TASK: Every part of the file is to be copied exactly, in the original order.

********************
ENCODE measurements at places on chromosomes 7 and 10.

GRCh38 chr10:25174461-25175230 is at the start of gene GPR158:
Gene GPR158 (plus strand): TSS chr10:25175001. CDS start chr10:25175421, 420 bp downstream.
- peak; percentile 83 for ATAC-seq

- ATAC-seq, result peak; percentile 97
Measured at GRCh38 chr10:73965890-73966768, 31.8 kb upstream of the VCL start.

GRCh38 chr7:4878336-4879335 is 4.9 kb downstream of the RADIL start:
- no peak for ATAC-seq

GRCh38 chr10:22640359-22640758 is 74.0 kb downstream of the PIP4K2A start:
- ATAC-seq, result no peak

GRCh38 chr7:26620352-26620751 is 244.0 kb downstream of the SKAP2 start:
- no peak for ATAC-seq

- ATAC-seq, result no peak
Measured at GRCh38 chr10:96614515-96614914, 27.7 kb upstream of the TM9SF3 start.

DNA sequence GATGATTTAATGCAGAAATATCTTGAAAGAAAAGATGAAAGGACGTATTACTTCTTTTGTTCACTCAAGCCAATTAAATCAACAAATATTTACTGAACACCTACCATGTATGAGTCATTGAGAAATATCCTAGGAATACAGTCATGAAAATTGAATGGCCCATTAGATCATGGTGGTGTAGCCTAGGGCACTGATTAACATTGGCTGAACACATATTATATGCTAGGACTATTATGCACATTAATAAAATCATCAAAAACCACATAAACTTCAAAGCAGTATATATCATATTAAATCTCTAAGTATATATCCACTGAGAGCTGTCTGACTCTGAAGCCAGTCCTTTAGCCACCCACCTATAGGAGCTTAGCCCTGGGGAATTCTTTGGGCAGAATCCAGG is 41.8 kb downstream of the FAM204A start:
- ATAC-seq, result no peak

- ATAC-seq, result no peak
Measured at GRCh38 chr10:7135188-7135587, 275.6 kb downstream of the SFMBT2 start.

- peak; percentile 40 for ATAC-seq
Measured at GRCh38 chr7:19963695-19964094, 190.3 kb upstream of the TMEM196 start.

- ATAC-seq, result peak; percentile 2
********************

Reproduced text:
ENCODE measurements at places on chromosomes 7 and 10.

GRCh38 chr10:25174461-25175230 is at the start of gene GPR158:
Gene GPR158 (plus strand): TSS chr10:25175001. CDS start chr10:25175421, 420 bp downstream.
- peak; percentile 83 for ATAC-seq

- ATAC-seq, result peak; percentile 97
Measured at GRCh38 chr10:73965890-73966768, 31.8 kb upstream of the VCL start.

GRCh38 chr7:4878336-4879335 is 4.9 kb downstream of the RADIL start:
- no peak for ATAC-seq

GRCh38 chr10:22640359-22640758 is 74.0 kb downstream of the PIP4K2A start:
- ATAC-seq, result no peak

GRCh38 chr7:26620352-26620751 is 244.0 kb downstream of the SKAP2 start:
- no peak for ATAC-seq

- ATAC-seq, result no peak
Measured at GRCh38 chr10:96614515-96614914, 27.7 kb upstream of the TM9SF3 start.

DNA sequence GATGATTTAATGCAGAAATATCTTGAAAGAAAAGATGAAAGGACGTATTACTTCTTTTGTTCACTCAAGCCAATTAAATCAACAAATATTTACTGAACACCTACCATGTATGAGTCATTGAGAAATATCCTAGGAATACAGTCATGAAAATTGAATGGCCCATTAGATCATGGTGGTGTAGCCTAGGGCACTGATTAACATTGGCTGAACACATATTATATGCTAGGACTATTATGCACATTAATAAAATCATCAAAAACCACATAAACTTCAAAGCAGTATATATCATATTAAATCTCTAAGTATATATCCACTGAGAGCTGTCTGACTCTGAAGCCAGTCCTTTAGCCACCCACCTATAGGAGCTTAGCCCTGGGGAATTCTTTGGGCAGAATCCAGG is 41.8 kb downstream of the FAM204A start:
- ATAC-seq, result no peak

- ATAC-seq, result no peak
Measured at GRCh38 chr10:7135188-7135587, 275.6 kb downstream of the SFMBT2 start.

- peak; percentile 40 for ATAC-seq
Measured at GRCh38 chr7:19963695-19964094, 190.3 kb upstream of the TMEM196 start.

- ATAC-seq, result peak; percentile 2